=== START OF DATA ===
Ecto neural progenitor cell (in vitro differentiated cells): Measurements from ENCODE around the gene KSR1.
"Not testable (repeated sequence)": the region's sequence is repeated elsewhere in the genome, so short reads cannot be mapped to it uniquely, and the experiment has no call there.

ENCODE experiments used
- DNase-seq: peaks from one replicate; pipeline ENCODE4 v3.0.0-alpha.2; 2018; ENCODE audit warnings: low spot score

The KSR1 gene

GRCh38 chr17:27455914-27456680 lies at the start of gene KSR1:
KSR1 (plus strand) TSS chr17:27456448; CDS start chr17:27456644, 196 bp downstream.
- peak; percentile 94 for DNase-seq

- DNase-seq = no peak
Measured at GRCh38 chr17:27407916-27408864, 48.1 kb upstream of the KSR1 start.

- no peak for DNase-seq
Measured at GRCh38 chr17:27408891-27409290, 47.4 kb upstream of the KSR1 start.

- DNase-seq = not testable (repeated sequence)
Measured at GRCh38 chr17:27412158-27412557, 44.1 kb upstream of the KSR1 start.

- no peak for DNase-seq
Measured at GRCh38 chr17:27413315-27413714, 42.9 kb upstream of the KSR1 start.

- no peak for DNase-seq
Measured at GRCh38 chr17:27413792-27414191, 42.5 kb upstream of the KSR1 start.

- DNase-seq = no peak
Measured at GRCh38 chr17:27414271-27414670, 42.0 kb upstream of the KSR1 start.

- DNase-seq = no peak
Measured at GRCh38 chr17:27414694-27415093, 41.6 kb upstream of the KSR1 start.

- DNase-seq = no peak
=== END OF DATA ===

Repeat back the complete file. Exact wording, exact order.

Ecto neural progenitor cell (in vitro differentiated cells): Measurements from ENCODE around the gene KSR1.
"Not testable (repeated sequence)": the region's sequence is repeated elsewhere in the genome, so short reads cannot be mapped to it uniquely, and the experiment has no call there.

ENCODE experiments used
- DNase-seq: peaks from one replicate; pipeline ENCODE4 v3.0.0-alpha.2; 2018; ENCODE audit warnings: low spot score

The KSR1 gene

GRCh38 chr17:27455914-27456680 lies at the start of gene KSR1:
KSR1 (plus strand) TSS chr17:27456448; CDS start chr17:27456644, 196 bp downstream.
- peak; percentile 94 for DNase-seq

- DNase-seq = no peak
Measured at GRCh38 chr17:27407916-27408864, 48.1 kb upstream of the KSR1 start.

- no peak for DNase-seq
Measured at GRCh38 chr17:27408891-27409290, 47.4 kb upstream of the KSR1 start.

- DNase-seq = not testable (repeated sequence)
Measured at GRCh38 chr17:27412158-27412557, 44.1 kb upstream of the KSR1 start.

- no peak for DNase-seq
Measured at GRCh38 chr17:27413315-27413714, 42.9 kb upstream of the KSR1 start.

- no peak for DNase-seq
Measured at GRCh38 chr17:27413792-27414191, 42.5 kb upstream of the KSR1 start.

- DNase-seq = no peak
Measured at GRCh38 chr17:27414271-27414670, 42.0 kb upstream of the KSR1 start.

- DNase-seq = no peak
Measured at GRCh38 chr17:27414694-27415093, 41.6 kb upstream of the KSR1 start.

- DNase-seq = no peak